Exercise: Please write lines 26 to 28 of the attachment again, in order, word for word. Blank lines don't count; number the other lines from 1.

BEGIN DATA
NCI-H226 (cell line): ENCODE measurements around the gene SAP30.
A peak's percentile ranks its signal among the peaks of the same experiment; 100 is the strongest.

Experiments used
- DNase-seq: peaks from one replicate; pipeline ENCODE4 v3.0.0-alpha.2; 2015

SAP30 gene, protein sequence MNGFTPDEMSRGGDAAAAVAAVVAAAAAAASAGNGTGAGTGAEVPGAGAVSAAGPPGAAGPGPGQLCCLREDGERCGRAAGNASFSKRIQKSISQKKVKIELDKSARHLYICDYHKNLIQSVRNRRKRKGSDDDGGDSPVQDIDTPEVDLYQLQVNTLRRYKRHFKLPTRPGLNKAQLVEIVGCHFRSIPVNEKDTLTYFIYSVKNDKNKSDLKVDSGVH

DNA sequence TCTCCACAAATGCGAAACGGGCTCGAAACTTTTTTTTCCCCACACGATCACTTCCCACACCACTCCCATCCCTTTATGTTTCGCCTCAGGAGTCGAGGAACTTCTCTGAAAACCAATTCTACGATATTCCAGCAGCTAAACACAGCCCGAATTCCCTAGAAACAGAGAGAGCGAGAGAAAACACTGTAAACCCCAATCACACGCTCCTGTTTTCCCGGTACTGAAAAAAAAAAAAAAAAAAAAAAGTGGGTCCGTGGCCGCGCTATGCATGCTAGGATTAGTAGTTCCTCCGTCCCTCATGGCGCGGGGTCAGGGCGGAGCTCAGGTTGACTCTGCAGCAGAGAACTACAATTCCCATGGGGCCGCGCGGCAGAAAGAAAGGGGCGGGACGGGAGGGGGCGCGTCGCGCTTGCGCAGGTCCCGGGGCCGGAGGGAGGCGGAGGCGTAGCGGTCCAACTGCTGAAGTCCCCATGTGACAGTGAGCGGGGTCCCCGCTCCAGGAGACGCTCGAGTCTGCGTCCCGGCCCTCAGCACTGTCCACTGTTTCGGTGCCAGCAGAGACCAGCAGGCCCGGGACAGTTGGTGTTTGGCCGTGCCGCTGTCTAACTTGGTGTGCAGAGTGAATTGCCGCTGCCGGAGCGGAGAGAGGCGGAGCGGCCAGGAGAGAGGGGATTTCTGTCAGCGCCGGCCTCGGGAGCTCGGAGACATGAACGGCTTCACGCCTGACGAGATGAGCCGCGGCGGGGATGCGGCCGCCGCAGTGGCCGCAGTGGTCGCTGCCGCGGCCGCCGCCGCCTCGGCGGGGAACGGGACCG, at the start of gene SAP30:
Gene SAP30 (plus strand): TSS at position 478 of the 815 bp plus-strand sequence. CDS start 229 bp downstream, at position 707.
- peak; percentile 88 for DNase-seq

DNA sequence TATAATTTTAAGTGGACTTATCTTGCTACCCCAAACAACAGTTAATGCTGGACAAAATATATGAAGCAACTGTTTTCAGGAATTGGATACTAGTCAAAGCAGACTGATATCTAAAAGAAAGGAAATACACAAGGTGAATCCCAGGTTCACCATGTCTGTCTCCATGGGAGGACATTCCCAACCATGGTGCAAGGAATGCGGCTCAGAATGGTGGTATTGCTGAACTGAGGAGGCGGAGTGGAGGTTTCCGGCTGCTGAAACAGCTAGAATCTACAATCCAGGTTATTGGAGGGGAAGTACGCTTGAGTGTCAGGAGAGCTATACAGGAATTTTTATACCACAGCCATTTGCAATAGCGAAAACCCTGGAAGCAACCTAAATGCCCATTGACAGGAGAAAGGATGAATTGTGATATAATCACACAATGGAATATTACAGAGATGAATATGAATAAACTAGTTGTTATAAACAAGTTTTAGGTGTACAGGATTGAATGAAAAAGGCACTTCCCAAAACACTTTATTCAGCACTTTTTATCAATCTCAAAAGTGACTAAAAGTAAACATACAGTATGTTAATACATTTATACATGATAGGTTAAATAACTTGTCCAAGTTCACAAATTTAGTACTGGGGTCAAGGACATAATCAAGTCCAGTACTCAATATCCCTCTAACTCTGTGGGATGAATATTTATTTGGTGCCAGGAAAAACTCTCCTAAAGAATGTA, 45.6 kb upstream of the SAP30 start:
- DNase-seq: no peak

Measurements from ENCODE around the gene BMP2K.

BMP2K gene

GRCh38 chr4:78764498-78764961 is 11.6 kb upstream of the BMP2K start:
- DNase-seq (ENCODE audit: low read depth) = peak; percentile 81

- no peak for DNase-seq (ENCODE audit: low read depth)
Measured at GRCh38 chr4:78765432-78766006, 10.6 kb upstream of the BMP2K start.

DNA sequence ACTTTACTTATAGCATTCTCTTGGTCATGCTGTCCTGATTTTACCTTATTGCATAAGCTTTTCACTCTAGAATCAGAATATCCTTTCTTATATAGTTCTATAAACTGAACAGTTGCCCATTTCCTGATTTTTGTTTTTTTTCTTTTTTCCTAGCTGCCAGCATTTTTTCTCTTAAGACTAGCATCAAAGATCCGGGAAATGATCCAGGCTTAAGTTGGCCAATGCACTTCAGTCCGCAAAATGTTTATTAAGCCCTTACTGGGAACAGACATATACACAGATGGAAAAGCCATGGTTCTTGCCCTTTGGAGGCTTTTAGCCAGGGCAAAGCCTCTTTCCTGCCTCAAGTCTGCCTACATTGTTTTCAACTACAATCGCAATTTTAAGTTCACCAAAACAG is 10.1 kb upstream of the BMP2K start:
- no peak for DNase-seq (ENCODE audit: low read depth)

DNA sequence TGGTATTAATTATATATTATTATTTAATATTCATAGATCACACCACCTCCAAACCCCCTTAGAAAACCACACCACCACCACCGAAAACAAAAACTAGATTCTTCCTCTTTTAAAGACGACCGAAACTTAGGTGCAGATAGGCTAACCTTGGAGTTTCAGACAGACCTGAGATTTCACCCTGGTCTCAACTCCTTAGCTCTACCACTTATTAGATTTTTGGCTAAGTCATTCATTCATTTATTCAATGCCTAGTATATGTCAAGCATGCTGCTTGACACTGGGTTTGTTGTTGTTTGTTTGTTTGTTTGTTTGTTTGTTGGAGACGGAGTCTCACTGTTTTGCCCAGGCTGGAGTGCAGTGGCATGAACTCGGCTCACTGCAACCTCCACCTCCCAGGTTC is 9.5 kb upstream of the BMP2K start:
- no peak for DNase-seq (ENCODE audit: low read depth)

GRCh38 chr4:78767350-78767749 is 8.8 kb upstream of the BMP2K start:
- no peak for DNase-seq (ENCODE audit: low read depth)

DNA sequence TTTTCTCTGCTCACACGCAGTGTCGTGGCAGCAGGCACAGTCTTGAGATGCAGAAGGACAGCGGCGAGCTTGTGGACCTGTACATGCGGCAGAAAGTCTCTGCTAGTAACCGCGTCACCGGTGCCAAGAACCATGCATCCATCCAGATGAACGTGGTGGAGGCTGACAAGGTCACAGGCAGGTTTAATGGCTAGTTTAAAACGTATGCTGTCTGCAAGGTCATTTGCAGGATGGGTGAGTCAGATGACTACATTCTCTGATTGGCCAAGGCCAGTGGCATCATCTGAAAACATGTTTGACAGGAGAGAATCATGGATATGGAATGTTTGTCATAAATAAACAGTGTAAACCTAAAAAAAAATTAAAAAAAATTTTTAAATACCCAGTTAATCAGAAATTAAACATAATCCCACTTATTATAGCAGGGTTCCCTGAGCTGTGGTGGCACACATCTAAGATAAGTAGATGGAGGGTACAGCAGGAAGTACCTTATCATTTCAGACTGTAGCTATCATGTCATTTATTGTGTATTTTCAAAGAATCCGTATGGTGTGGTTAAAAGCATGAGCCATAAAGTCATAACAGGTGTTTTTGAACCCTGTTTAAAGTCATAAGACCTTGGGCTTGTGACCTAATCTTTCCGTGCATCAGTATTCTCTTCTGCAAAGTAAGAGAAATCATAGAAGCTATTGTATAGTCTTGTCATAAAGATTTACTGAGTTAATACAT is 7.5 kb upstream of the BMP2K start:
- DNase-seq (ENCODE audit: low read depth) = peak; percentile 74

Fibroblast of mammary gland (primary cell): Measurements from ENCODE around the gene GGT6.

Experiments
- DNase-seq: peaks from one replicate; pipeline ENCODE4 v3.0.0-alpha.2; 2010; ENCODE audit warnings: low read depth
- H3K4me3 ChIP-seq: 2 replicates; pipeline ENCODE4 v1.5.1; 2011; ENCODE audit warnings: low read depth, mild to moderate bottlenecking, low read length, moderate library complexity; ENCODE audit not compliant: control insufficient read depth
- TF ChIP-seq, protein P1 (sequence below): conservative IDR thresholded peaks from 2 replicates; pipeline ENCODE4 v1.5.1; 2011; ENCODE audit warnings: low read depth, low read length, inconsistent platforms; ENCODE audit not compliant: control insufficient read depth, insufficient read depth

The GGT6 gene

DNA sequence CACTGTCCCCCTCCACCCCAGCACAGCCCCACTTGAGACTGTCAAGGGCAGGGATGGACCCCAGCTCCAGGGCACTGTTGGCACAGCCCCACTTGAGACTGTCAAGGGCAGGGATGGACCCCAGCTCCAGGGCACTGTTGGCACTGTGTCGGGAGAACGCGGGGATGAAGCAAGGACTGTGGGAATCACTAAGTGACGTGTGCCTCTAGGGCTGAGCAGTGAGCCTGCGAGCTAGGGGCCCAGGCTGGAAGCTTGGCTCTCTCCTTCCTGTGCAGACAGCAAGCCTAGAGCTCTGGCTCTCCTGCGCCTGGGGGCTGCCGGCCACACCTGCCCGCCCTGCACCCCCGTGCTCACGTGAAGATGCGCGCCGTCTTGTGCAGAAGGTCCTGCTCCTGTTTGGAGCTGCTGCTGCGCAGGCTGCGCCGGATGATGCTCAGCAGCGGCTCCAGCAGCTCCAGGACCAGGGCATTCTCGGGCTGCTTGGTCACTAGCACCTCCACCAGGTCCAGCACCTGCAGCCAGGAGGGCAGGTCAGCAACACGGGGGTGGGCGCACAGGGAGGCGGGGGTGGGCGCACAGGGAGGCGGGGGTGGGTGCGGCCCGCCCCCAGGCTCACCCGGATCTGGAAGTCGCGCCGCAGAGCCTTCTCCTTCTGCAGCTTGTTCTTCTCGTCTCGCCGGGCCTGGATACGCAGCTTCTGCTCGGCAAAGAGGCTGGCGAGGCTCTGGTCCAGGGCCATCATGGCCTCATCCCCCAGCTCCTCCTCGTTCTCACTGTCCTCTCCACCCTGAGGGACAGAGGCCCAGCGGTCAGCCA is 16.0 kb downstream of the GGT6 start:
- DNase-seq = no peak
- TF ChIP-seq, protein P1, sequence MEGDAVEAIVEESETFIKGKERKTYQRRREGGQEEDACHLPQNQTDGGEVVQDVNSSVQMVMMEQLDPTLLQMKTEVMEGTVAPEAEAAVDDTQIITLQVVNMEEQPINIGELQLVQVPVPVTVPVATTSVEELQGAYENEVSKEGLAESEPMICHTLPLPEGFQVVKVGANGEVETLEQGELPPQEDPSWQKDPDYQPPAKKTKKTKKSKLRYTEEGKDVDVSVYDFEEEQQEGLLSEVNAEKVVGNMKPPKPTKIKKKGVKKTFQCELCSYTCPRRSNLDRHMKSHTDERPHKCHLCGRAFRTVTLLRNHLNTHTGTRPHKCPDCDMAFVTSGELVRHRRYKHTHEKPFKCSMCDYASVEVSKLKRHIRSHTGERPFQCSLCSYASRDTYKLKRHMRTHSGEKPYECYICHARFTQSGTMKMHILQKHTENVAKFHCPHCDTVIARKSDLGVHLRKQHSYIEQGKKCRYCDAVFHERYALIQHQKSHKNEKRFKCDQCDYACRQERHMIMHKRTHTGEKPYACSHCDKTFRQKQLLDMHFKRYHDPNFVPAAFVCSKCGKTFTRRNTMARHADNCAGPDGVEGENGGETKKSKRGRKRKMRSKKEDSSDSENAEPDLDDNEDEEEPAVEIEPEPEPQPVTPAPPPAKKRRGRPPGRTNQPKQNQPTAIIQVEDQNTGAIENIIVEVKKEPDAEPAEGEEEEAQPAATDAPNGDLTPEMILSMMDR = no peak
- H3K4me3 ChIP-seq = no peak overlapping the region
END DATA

Experiments
- DNase-seq: peaks from one replicate; pipeline ENCODE4 v3.0.0-alpha.2; 2010; ENCODE audit warnings: low read depth
- H3K4me3 ChIP-seq: 2 replicates; pipeline ENCODE4 v1.5.1; 2011; ENCODE audit warnings: low read depth, mild to moderate bottlenecking, low read length, moderate library complexity; ENCODE audit not compliant: control insufficient read depth